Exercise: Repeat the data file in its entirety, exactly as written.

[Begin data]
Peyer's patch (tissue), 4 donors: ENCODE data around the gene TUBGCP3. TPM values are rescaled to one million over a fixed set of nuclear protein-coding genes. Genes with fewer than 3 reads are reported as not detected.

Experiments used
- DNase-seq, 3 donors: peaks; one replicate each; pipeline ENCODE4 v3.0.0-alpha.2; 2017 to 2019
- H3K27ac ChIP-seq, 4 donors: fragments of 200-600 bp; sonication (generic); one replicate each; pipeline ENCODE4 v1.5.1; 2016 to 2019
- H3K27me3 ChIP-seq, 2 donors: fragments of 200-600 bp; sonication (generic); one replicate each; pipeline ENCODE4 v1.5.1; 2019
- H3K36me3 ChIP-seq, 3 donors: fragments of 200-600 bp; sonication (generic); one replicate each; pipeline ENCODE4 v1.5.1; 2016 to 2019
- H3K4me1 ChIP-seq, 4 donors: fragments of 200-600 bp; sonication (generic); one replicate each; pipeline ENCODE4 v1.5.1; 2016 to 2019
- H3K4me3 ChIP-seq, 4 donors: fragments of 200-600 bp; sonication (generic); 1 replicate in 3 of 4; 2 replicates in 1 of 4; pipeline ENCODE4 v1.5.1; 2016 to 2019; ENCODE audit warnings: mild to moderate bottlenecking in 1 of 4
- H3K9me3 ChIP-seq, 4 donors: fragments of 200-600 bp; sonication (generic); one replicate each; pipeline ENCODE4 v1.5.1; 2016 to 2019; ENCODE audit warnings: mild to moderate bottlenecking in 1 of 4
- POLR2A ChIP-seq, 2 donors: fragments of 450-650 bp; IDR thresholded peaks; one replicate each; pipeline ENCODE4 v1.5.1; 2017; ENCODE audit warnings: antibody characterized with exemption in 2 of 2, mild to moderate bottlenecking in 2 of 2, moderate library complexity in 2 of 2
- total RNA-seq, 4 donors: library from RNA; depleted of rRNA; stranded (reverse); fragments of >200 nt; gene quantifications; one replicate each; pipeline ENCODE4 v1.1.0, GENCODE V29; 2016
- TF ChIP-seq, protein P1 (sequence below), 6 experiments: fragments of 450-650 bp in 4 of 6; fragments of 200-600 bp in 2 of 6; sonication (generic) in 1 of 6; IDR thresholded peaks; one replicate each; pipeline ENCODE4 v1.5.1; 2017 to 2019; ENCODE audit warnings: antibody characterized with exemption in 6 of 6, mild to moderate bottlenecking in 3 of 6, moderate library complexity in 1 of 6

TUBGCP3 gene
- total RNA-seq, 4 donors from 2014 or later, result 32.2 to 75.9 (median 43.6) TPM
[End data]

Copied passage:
Peyer's patch (tissue), 4 donors: ENCODE data around the gene TUBGCP3. TPM values are rescaled to one million over a fixed set of nuclear protein-coding genes. Genes with fewer than 3 reads are reported as not detected.

Experiments used
- DNase-seq, 3 donors: peaks; one replicate each; pipeline ENCODE4 v3.0.0-alpha.2; 2017 to 2019
- H3K27ac ChIP-seq, 4 donors: fragments of 200-600 bp; sonication (generic); one replicate each; pipeline ENCODE4 v1.5.1; 2016 to 2019
- H3K27me3 ChIP-seq, 2 donors: fragments of 200-600 bp; sonication (generic); one replicate each; pipeline ENCODE4 v1.5.1; 2019
- H3K36me3 ChIP-seq, 3 donors: fragments of 200-600 bp; sonication (generic); one replicate each; pipeline ENCODE4 v1.5.1; 2016 to 2019
- H3K4me1 ChIP-seq, 4 donors: fragments of 200-600 bp; sonication (generic); one replicate each; pipeline ENCODE4 v1.5.1; 2016 to 2019
- H3K4me3 ChIP-seq, 4 donors: fragments of 200-600 bp; sonication (generic); 1 replicate in 3 of 4; 2 replicates in 1 of 4; pipeline ENCODE4 v1.5.1; 2016 to 2019; ENCODE audit warnings: mild to moderate bottlenecking in 1 of 4
- H3K9me3 ChIP-seq, 4 donors: fragments of 200-600 bp; sonication (generic); one replicate each; pipeline ENCODE4 v1.5.1; 2016 to 2019; ENCODE audit warnings: mild to moderate bottlenecking in 1 of 4
- POLR2A ChIP-seq, 2 donors: fragments of 450-650 bp; IDR thresholded peaks; one replicate each; pipeline ENCODE4 v1.5.1; 2017; ENCODE audit warnings: antibody characterized with exemption in 2 of 2, mild to moderate bottlenecking in 2 of 2, moderate library complexity in 2 of 2
- total RNA-seq, 4 donors: library from RNA; depleted of rRNA; stranded (reverse); fragments of >200 nt; gene quantifications; one replicate each; pipeline ENCODE4 v1.1.0, GENCODE V29; 2016
- TF ChIP-seq, protein P1 (sequence below), 6 experiments: fragments of 450-650 bp in 4 of 6; fragments of 200-600 bp in 2 of 6; sonication (generic) in 1 of 6; IDR thresholded peaks; one replicate each; pipeline ENCODE4 v1.5.1; 2017 to 2019; ENCODE audit warnings: antibody characterized with exemption in 6 of 6, mild to moderate bottlenecking in 3 of 6, moderate library complexity in 1 of 6

TUBGCP3 gene
- total RNA-seq, 4 donors from 2014 or later, result 32.2 to 75.9 (median 43.6) TPM